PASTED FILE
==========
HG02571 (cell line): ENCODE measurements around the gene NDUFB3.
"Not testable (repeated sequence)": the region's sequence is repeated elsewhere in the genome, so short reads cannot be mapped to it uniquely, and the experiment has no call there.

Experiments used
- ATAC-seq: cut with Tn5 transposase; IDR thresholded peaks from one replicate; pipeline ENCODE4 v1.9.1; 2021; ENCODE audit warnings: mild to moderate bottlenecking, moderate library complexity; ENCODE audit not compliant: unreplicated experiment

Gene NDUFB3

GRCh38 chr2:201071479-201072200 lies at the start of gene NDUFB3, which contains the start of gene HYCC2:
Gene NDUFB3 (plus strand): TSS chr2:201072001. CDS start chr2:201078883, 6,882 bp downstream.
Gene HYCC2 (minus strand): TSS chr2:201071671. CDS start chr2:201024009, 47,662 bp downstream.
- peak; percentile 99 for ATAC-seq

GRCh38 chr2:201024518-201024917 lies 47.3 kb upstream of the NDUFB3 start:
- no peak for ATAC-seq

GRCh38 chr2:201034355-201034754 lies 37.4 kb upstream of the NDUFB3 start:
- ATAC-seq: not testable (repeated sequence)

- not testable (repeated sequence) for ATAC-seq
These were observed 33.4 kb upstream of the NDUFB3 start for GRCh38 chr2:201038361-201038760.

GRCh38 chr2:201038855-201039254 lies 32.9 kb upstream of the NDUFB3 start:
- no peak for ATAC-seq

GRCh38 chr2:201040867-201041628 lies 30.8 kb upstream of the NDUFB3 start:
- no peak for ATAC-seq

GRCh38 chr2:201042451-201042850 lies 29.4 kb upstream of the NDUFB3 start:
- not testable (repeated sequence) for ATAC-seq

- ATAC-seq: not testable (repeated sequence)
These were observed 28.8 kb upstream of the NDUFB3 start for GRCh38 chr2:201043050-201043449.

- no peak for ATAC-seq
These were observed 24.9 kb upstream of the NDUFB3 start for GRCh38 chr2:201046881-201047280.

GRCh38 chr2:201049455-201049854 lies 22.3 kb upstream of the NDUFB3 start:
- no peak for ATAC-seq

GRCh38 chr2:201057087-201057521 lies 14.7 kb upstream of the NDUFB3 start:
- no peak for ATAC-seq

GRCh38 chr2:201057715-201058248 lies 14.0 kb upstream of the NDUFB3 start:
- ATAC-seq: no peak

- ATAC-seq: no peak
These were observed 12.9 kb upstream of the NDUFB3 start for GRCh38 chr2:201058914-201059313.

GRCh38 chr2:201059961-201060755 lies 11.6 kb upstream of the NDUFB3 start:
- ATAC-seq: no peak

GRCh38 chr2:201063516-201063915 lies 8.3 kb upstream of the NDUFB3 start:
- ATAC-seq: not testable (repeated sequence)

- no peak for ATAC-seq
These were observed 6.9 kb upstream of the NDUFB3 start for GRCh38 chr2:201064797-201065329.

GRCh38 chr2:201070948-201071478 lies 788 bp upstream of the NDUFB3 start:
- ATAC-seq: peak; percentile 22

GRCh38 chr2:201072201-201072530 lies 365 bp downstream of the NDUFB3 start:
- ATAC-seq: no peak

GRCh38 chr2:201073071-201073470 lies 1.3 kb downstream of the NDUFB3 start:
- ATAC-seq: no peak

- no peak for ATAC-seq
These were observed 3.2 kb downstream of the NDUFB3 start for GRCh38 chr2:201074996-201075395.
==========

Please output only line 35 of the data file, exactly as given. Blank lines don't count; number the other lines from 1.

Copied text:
- ATAC-seq: no peak